This is going to hurt a little: You can do everything right and still screw up majorly.

Many of you read about the Infineon crypto module flaw. The story has been reported with variations of on the theme of “RSA algorithm weakness in Infineon chips”.

First, let’s get this right. This was not about a weakness in the RSA® algorithm, nor was it about Infineon’s implementation of the algorithm. Infineon did that part just fine. 

The problem occurred in the way Infineon generated the prime numbers used as key material. They took shortcuts to produce the key material prime numbers, because without those shortcuts the generation of the primes would simply take too long.

“That’s stupid and irresponsible!” some may scream. As if it would be that simple. There are valid reasons to speed up prime number generation on embedded devices (Smartcards, TPM chips) used directly by end-users. The chips lack CPU power as their main job is to protect the key material, not to run video games.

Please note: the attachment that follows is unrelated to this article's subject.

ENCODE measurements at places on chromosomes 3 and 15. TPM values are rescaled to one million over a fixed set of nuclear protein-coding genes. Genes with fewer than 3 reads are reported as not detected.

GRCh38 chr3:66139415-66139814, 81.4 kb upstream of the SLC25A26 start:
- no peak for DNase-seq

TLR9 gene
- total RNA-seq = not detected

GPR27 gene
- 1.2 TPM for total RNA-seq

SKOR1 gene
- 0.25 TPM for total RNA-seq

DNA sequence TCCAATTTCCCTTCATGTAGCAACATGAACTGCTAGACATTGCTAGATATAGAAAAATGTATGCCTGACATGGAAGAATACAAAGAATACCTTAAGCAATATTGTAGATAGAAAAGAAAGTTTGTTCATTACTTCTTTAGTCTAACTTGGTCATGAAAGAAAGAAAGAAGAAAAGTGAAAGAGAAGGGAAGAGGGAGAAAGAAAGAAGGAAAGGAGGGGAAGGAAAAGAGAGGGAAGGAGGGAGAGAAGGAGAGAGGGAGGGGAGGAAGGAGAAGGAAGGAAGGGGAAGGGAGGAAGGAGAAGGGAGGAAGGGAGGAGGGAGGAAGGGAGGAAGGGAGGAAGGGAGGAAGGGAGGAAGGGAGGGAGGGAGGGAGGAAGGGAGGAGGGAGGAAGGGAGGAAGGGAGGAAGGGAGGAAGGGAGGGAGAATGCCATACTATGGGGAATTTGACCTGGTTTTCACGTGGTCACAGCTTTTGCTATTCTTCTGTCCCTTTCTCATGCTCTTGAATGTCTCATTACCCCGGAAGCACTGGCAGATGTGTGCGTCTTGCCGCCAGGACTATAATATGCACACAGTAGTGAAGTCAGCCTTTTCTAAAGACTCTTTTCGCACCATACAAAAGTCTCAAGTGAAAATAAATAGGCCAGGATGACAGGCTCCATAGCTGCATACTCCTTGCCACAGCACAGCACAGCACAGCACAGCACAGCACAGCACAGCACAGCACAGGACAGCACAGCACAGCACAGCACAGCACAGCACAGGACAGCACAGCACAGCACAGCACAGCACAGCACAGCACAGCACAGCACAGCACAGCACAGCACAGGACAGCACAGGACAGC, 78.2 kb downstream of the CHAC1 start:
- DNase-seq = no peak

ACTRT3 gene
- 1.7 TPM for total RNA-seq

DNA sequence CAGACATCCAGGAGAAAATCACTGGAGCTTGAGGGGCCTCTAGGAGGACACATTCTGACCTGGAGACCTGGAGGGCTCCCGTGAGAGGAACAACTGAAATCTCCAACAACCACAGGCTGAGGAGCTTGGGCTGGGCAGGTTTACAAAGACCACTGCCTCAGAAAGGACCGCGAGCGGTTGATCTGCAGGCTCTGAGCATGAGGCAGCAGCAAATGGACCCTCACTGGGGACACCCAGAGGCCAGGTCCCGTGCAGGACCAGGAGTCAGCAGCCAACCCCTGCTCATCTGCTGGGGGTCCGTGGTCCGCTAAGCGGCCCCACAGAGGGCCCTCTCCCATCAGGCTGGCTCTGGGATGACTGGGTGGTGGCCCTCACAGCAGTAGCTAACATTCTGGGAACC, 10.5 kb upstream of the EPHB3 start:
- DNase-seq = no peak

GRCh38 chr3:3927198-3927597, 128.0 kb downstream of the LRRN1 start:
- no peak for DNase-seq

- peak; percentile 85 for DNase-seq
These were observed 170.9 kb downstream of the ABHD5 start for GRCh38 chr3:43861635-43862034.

When generating RSA keys (and, therefore, primes) on thousands of devices it had better be fast; people don’t like to wait. The crypto-aware end-user understands that key generation can take time, but many others will simply yank the smart card out of the reader because it “hangs”.

Using shortcuts in RSA implementations is a very common practice. For example, people often choose encryption exponents like 3, 17, or 65,537 because they lend themselves to much faster computation. In some (Read more...)

*** This is a Security Bloggers Network syndicated blog from RSA Blog authored by Ingo Schubert. Read the original post at: